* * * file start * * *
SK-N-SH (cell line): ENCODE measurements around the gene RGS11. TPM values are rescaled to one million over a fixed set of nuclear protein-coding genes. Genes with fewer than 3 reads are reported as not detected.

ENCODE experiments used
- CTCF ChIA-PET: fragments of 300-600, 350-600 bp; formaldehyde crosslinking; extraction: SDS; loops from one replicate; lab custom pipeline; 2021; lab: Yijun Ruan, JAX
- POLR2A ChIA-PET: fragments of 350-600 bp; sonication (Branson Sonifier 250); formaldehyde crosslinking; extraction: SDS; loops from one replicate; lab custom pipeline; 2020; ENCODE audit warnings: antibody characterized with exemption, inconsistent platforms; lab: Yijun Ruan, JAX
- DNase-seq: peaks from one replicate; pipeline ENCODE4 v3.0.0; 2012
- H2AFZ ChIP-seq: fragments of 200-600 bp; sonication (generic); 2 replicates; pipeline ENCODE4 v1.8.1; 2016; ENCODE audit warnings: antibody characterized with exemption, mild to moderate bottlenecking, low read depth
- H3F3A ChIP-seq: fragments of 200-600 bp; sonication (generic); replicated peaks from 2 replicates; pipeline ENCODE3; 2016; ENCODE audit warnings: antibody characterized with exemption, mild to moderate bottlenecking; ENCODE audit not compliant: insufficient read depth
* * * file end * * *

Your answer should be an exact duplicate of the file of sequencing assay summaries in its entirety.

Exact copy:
SK-N-SH (cell line): ENCODE measurements around the gene RGS11. TPM values are rescaled to one million over a fixed set of nuclear protein-coding genes. Genes with fewer than 3 reads are reported as not detected.

ENCODE experiments used
- CTCF ChIA-PET: fragments of 300-600, 350-600 bp; formaldehyde crosslinking; extraction: SDS; loops from one replicate; lab custom pipeline; 2021; lab: Yijun Ruan, JAX
- POLR2A ChIA-PET: fragments of 350-600 bp; sonication (Branson Sonifier 250); formaldehyde crosslinking; extraction: SDS; loops from one replicate; lab custom pipeline; 2020; ENCODE audit warnings: antibody characterized with exemption, inconsistent platforms; lab: Yijun Ruan, JAX
- DNase-seq: peaks from one replicate; pipeline ENCODE4 v3.0.0; 2012
- H2AFZ ChIP-seq: fragments of 200-600 bp; sonication (generic); 2 replicates; pipeline ENCODE4 v1.8.1; 2016; ENCODE audit warnings: antibody characterized with exemption, mild to moderate bottlenecking, low read depth
- H3F3A ChIP-seq: fragments of 200-600 bp; sonication (generic); replicated peaks from 2 replicates; pipeline ENCODE3; 2016; ENCODE audit warnings: antibody characterized with exemption, mild to moderate bottlenecking; ENCODE audit not compliant: insufficient read depth